Sometimes, the NYPD appears to be more about image than substance.
That was certainly the case Friday as First Deputy Commissioner George Grasso, a respected, 30-year veteran, took the long walk out of Police Plaza.
The "walkout" -- where a retiring VIP walks between two rows of white-gloved officers who applaud and/or salute -- is a ritual for top department officials.
Grasso, who for the past eight years served as First Dep., looked like a conquering hero as he walked out the building across the plaza to City Hall, to be sworn in as a Brooklyn Criminal Court judge.
But there is a hole in this picture. While in theory the second most important position in the department, the First Deputy's job is largely symbolic.
The job is ill-defined, with powers as wide or narrow as each police commissioner determines.
Bernie Kerik, a third-grade detective unfamiliar with the complicated machinery of the department when Mayor Rudy Giuliani appointed him police commissioner in 2000, relied on his first deputy, Joe Dunne, who had been Chief of the Department and who many felt should have been appointed in Kerik's stead.
Commissioner Ray Kelly, on the other hand, a 40-year department veteran, knows the job as well as anyone.
In his two tours as commissioner he gave virtually no responsibility to either of his first deputies -- John Pritchard, who served in Kelly's first term, or Grasso.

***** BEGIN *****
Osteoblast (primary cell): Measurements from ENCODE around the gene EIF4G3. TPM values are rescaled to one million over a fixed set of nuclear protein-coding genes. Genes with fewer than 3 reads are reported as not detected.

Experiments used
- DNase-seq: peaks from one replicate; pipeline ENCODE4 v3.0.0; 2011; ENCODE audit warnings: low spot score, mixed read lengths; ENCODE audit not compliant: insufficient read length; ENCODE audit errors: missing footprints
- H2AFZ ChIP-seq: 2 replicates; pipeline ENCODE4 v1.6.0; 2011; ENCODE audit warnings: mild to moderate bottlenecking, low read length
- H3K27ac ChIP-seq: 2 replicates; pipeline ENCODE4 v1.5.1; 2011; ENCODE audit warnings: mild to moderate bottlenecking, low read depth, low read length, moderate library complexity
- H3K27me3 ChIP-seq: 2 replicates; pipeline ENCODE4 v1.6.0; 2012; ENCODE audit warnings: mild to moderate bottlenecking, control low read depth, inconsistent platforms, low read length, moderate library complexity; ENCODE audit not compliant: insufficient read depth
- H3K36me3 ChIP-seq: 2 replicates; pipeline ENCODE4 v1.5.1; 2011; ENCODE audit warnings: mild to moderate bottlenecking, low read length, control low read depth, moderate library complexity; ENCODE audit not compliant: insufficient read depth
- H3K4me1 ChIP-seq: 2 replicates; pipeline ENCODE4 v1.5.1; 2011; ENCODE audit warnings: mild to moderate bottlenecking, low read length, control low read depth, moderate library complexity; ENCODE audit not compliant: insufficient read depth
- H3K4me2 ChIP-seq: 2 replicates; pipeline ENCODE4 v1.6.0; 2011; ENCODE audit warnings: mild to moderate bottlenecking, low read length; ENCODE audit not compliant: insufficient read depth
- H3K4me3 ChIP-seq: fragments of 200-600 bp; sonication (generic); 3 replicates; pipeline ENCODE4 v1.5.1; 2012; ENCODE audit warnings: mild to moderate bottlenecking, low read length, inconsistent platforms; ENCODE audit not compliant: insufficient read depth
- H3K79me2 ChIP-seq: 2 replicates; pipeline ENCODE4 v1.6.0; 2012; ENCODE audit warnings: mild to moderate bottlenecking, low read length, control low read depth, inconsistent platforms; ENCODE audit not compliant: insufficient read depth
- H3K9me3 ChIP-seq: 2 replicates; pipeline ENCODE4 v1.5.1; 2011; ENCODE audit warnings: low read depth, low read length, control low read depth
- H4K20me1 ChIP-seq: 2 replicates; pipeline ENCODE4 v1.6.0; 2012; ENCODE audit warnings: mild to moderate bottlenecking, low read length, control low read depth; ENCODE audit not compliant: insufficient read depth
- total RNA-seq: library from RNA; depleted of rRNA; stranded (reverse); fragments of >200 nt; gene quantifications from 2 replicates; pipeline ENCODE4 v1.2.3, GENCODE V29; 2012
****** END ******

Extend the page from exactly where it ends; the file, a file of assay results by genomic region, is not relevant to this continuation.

Kelly further diminished the position of First Deputy when he removed its primary function -- the departmental disciplinary process -- and created a new civilian position of Deputy Commissioner for the Department Advocate's Office, reporting to Kelly and bypassing the First Dep's office.
Now let's turn to Grasso, a decent, thoughtful, hardworking guy, who above all has been loyal to the department.
Like all top NYPD officials, his rise to the top has been a slog.
Like Kelly, he attended St. John's law school while serving in the NYPD. For years he worked as one of many lawyers in the department's legal bureau. When the top job -- the Deputy Commissioner for Legal Affairs -- opened up under Commissioner Howard Safir, he was appointed on the recommendation of Safir's first deputy, Tony Simonetti.
It wasn't easy working as the department's top attorney for the testy Safir who, as he indicated in a 1991 interview on 60 Minutes, had little regard for the law.
"I'm sick and tired of dealing with 'no' lawyers, Safir often said. "I want a 'yes' lawyer."
He got one in Grasso, who defended Safir's positions that were at best misguided, at worst, insane.
None was worse than Safir's firing of Deputy Commissioner for Equal Employment Opportunity Sandra Marsh, then the department's only black deputy commissioner.
Safir ordered her to rewrite her report on a Staten Island sexual scandal that criticized both the borough commander and his deputy. When Marsh refused, Safir fired her.
She sued, charging that Grasso had repeatedly interrupted her when she presented her report, questioning whether she understood that she was implicating police chiefs with 30-year careers.
She won a $1 million settlement from the city.
The payment came just as Safir was to give 22 hours of court-ordered testimony after failing to show up for a previous deposition and offering no explanation for his absence.